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Women In New York City Just Scored A Major Victory In The Fight For Tax-Free Tampons

Boxes of tampons are displayed in a pharmacy, Monday, March 7, 2016, in New York. A group of women has filed a lawsuit accusing New York of unlawfully taxing tampons and other feminine hygiene products. The suit argues that medical items are exempt from sales tax in New York. CREDIT: AP PHOTO/MARK LENNIHAN
Boxes of tampons are displayed in a pharmacy, Monday, March 7, 2016, in New York. A group of women has filed a lawsuit accusing New York of unlawfully taxing tampons and other feminine hygiene products. The suit argues that medical items are exempt from sales tax in New York. CREDIT: AP PHOTO/MARK LENNIHAN

New York City will likely become the first city in the U.S. to guarantee access to free menstrual hygiene products to women and girls in public schools, homeless shelters, and jails.

The legislation, sponsored by New York City Councilwoman Julissa Ferreras-Copeland, passed with a unanimous vote of 49–0 on Tuesday. The bill is now awaiting approval from New York City Mayor Bill de Blasio, who is expected to sign it into law next month.

The bill is a big win especially for the women and girls across the city who may find it difficult to afford menstrual hygiene products — 49 percent of public school students in New York come from low income families, according to a 2015 study by the Southern Education Foundation. In addition, out of the 300,000 students in New York City public schools, 48 percent are female. Incarceration also disproportionately affects people from low income and disadvantaged communities, and homeless women face the added stress of not always being able to afford pads or tampons.

The cost of implementing the program amounts to $4.2 million in its first year. Specifically, it would cost schools $3.7 million and shelters $540,000. After its first year, cost would drop to $1.9 million.

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This historic legislation presents a victory to women who have been fighting to rid their states and cities of the “pink tax,” the extra cost that subjects female-branded hygiene products, such as tampons, to a sales tax. The additional charges on these products can add to staggering amounts for women — the cost of managing periods alone cost an estimated $18,000 over a woman’s lifetime, and tampons alone cost a women about $1,700.

According to research conducted by Fusion, only five states in the U.S. do not place taxes on tampons. Most states place tax exemptions on items that are considered necessities, but the products that constitute a necessity vary by state — with tampons usually not falling under this category.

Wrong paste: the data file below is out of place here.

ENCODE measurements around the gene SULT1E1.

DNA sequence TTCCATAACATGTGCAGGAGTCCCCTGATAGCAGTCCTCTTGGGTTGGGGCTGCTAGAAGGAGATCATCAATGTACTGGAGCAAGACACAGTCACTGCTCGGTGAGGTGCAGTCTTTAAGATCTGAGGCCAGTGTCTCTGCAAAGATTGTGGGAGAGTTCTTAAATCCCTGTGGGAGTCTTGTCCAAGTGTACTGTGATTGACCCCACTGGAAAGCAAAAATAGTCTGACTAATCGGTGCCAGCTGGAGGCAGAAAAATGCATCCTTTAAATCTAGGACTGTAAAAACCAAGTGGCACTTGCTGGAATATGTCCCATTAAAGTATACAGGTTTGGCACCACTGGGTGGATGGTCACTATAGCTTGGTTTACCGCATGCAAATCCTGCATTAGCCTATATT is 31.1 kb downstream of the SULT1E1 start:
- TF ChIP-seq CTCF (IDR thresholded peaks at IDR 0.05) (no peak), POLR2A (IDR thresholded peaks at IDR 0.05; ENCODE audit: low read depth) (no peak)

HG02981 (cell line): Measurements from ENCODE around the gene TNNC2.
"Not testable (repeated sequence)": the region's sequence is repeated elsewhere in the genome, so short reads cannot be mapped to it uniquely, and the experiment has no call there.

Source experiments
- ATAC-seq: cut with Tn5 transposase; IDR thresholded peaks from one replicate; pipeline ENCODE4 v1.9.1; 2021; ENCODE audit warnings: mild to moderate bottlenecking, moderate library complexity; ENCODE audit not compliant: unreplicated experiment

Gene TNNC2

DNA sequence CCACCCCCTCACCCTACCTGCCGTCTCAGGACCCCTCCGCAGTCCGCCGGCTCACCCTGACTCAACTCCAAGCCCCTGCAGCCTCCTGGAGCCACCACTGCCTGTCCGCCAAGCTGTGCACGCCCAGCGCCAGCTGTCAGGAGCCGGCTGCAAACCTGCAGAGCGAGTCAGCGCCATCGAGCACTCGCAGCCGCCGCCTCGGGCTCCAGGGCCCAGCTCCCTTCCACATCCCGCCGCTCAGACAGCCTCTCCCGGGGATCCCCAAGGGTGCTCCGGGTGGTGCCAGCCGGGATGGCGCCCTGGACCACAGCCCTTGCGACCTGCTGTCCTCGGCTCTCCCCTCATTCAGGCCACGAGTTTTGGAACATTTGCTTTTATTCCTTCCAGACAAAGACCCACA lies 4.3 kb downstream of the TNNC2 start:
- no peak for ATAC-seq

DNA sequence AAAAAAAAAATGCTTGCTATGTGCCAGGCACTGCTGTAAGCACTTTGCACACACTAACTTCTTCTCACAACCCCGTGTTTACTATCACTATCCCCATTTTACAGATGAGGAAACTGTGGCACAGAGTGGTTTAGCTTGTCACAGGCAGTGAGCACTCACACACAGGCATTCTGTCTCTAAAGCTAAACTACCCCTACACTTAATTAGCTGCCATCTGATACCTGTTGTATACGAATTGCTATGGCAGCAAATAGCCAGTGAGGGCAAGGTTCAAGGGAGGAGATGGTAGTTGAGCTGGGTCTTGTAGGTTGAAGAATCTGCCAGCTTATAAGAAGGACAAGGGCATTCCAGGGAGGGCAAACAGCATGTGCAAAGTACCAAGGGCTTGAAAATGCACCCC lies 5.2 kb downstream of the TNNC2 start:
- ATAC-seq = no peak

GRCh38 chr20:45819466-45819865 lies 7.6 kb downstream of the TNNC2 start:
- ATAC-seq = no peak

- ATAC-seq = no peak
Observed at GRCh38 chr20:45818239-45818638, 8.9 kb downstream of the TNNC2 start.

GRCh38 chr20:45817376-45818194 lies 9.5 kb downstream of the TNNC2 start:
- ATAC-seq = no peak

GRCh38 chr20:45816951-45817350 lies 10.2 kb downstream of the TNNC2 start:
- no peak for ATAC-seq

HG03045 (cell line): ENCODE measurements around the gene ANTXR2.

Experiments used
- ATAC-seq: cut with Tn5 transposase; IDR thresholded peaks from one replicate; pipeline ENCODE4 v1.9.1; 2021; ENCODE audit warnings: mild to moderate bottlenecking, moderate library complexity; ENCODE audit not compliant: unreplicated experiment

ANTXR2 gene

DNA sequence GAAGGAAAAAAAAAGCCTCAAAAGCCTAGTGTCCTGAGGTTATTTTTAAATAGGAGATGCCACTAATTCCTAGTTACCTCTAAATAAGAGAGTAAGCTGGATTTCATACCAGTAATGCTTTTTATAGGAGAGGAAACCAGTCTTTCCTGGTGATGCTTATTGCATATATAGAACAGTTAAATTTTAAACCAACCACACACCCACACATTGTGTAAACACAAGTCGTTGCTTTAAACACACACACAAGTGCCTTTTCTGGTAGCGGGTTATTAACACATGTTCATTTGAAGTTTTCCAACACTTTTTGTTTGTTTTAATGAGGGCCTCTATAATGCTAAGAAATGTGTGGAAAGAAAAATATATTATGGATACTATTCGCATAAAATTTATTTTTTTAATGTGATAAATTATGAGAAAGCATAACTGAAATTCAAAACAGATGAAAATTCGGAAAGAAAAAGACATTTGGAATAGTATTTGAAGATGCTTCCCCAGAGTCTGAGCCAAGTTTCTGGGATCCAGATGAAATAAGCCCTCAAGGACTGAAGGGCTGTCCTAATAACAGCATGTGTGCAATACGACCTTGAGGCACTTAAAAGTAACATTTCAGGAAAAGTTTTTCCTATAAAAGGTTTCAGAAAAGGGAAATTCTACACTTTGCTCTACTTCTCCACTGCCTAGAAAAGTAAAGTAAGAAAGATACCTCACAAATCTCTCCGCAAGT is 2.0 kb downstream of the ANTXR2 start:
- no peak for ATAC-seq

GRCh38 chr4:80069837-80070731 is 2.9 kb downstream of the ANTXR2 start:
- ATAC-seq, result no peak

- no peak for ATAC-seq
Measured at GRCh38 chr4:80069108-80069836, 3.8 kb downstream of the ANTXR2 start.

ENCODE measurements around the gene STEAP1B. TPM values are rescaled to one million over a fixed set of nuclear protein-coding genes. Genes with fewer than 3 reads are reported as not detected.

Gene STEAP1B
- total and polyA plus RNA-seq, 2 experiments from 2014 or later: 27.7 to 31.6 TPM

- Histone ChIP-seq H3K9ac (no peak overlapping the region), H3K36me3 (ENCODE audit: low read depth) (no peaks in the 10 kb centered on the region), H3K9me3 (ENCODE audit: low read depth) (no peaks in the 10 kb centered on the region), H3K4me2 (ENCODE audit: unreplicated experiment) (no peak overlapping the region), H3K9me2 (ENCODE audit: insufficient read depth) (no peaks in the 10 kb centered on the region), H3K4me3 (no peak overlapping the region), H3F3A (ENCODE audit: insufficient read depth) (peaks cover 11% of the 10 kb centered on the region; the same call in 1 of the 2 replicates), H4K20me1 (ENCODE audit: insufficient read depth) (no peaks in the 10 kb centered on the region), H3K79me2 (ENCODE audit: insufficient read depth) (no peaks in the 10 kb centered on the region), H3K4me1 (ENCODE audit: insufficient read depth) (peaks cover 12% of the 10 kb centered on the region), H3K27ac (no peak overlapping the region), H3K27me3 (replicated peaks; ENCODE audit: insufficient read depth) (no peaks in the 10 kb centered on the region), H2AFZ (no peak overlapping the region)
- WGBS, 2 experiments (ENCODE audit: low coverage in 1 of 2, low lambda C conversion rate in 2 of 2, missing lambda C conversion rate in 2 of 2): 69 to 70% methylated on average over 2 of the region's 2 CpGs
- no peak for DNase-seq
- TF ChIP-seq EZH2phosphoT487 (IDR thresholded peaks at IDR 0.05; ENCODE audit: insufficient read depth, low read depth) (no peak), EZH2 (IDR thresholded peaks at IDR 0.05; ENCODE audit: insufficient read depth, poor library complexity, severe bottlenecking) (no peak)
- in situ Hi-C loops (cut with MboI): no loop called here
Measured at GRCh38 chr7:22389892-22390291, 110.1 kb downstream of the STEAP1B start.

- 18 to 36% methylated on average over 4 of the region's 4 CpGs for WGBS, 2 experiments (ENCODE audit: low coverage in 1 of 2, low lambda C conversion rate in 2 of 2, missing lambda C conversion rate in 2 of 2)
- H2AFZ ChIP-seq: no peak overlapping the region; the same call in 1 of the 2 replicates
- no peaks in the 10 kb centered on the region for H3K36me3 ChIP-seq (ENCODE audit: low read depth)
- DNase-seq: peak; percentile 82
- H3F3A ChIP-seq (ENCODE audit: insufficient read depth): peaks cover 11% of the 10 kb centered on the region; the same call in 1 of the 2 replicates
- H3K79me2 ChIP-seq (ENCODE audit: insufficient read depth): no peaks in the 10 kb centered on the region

There has been a burgeoning worldwide movement in recent years not only to end the pink tax, but also to destigmatize periods and facilitate a conversation about women’s menstrual health. For example, a Change.org petition by Jennifer-Weiss Wolf and Cosmopolitan Magazine advocated for ending the tax on tampons across state legislatures, and social media hashtags like #PeriodsAreNotAnInsult erupted after Donald Trump said Fox News anchor Megyn Kelly “had blood coming out of her or whatever” to reclaim power over the period.

The resistance against the tampon tax specifically has manifested itself through lawsuits and bills on the legislative level to eliminate the tax. In March, groups of women in Ohio and New York filed lawsuits against the state seeking to end the sales tax on feminine hygiene products. Lawmakers in Illinois and Ohio have introduced measures in the past year that would make sanitary products exempt from state taxes. And just recently, the California state legislature approved a similar bill to ensure tax-free tampons.

The issue has also gained prominence on the international level as well. Canada ended its tax on sanitary products last July, and women in Britain and Australia have protested the tampon tax in their countries.

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New York is doing a lot to make feminine hygiene products more accessible and affordable for women. This past March, Ferreras-Copeland introduced a pilot program in New York City to provide free tampons to 25 public middle school and high schools to students in Queens and the Bronx. And in a statewide victory, the New York State unanimously passed a bill in April to get rid of the tax on tampons and other female-branded hygiene products, and Governor Cuomo is expected to sign the bill into law later this year.

Celisa Calacal is an intern with ThinkProgress.